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Hey everyone! Let me ask you…when you were a teenager, was there ever a time when you wished you could instantly transform yourself into a muscular man who can fly and use super strength to make a difference in local society? To be a standout with the public is one thing, but to deal with external forces who focus on you as a result of being super is another.
That being said, let’s take a look back at Prime #6, published in 1993 by Malibu Comics with a story co-written by Len Strazewski and Gerard Jones with art done by the late Norm Breyfogle.
The story begins with Prime in an encounter with a large, meat-eating dinosaur. It’s a Tyrannosaurus Rex which puzzles the caped, muscular hero. The dinosaur traps him in its jaws and tries to eat him, but Prime manages to resist and finds a way to make it lose its balance.
As it turns out, the whole encounter was nothing more than a virtual reality sequence with Prime literally a captive. Behind the scenes are several people managing the secret operation with a high-ranking military officer in charge. The VR sequence ends and Prime calms down.
As the personnel work to aid Prime, the officer states that he needs him functional as he has o rove that his unit does not need the paranoid conspirators at Aladdin. As Prime wakes up, he quickly gets back on his feet putting the personnel off-balance and grabbing the military officer by the neck….
As expected, the writing and visuals were done with the usual high level of quality. What is clearly the main selling point of this comic book is its story which greatly emphasizes Prime’s place in the Ultraverse. To be specific, this is a tale about Prime (who is really a teenager inside) realizing his involvement with the United States government and its secret operations unit that involves the military and scientists. At the same time, this comic book digs deeper into the Prime’s origin not as a superhero but rather as a person (in the identity of Kevin Green) who was born with certain forms of manipulation done to him by someone who is linked with the government. The good news here is that the story is pretty cohesive and intriguing to read. At the same time, Prime’s personality got developed further and you will see how getting involved with his nation’s government impacts him.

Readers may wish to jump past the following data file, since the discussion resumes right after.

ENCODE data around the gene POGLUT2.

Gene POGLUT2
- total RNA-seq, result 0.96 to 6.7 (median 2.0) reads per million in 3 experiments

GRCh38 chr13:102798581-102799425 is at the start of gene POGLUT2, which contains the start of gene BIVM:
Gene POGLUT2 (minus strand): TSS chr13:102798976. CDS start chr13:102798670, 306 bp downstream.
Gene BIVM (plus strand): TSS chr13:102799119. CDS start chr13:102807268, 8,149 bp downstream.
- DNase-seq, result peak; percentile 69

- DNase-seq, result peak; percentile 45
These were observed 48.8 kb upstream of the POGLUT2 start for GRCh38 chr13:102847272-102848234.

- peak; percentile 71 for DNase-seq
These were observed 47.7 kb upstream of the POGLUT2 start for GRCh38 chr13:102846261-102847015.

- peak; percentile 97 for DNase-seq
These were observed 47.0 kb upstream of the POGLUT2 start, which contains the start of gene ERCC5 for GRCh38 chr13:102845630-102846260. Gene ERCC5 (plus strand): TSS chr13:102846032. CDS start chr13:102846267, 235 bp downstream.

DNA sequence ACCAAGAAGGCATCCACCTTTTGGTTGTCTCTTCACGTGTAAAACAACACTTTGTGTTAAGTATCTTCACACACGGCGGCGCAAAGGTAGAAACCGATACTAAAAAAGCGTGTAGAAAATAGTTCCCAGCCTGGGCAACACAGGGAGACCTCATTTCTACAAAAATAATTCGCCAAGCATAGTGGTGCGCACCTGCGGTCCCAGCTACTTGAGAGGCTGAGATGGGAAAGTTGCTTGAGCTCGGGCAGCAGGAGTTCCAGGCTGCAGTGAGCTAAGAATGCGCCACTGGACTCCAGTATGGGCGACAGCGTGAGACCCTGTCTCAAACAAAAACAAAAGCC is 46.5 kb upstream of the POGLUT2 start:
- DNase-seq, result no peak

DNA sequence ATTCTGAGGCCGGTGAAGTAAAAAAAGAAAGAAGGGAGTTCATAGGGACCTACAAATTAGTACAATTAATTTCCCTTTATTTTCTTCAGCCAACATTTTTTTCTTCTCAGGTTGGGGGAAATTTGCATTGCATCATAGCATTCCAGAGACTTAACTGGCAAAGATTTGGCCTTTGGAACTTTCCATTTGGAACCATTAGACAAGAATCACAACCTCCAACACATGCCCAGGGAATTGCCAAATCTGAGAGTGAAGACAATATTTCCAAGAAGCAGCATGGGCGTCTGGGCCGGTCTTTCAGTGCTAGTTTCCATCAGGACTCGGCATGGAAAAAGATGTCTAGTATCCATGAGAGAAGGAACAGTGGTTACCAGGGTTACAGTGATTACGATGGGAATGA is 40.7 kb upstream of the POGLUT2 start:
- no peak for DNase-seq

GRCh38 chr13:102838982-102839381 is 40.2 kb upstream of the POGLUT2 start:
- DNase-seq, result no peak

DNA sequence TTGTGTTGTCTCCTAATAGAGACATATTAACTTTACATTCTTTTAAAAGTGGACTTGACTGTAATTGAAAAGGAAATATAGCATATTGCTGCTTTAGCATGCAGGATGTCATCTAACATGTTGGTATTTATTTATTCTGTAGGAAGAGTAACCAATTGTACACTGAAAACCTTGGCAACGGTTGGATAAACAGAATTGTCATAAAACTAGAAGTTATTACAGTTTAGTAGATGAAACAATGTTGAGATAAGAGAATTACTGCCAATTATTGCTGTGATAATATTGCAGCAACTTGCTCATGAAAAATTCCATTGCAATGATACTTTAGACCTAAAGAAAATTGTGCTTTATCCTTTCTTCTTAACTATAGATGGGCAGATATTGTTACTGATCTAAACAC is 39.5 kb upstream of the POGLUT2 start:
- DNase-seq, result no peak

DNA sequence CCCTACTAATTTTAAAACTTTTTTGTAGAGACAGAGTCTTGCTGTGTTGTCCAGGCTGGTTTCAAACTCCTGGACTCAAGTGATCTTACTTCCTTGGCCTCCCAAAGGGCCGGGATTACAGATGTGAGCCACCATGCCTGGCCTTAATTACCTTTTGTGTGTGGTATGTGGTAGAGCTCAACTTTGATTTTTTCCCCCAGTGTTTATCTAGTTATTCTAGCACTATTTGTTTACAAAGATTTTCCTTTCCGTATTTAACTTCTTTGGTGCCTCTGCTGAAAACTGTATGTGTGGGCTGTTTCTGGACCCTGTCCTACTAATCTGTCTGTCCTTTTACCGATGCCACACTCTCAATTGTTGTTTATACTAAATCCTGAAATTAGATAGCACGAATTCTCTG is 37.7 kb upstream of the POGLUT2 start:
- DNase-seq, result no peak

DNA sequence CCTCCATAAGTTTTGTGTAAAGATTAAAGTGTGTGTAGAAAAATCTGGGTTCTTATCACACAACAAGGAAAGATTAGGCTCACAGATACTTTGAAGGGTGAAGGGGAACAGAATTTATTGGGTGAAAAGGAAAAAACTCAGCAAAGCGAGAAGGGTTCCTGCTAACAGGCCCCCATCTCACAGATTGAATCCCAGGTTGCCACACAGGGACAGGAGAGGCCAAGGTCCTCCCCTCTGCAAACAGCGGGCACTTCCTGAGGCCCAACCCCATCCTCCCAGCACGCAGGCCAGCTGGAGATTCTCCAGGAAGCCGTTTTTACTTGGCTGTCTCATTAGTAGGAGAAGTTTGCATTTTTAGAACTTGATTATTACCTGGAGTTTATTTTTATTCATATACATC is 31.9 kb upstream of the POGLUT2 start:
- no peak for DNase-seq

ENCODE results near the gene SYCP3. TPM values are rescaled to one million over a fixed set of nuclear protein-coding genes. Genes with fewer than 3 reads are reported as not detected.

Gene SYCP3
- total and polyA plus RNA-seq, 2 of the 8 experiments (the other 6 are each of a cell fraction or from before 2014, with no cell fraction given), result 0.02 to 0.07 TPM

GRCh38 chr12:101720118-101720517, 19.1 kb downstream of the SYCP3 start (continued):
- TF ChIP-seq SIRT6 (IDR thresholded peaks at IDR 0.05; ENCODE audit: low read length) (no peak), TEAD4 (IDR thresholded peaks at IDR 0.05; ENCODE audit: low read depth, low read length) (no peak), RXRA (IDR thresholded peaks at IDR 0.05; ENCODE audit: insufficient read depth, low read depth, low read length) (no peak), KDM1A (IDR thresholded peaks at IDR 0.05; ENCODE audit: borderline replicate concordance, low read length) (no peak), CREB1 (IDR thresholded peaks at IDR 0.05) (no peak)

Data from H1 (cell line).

More on the events within the Ultraverse, this comic book showed an early sign of the Prime series getting connected with elements of the respective series of The Strangers and Mantra.
On face value, Prime #6 looked like it was just filler-loaded comic book serving only as a build-up for the Break-Thru crossover event of 1993. In actuality, this one is another well-told story about Prime and even though there is no battle with any villain, it succeeded in telling a standalone story focused on the hero getting involved with his nation’s government. I should also state that this is a nice change of pace following two really big battles of Prime with Prototype and Maxi-Man.
If you are seriously planning to buy an existing hard copy of Prime #6 (1993), be aware that as of this writing, MileHighComics.com shows that the near-mint copy of the regular edition costs $4 while the near-mint copy of the newsstand edition costs #10.
Overall, Prime #6 (1993) is recommended.
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